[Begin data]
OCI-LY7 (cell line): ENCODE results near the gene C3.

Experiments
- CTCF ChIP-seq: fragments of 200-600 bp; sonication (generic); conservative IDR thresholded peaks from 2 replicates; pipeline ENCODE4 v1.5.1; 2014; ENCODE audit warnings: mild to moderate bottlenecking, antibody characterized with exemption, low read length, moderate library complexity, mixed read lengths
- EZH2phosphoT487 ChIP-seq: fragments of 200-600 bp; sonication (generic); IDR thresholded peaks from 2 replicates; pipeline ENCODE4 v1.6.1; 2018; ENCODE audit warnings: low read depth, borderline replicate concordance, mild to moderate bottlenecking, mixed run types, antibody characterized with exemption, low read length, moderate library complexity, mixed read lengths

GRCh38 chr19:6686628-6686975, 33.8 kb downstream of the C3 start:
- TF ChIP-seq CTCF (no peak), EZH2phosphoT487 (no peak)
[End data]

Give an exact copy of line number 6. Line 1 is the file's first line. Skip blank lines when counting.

- TF ChIP-seq CTCF (no peak), EZH2phosphoT487 (no peak)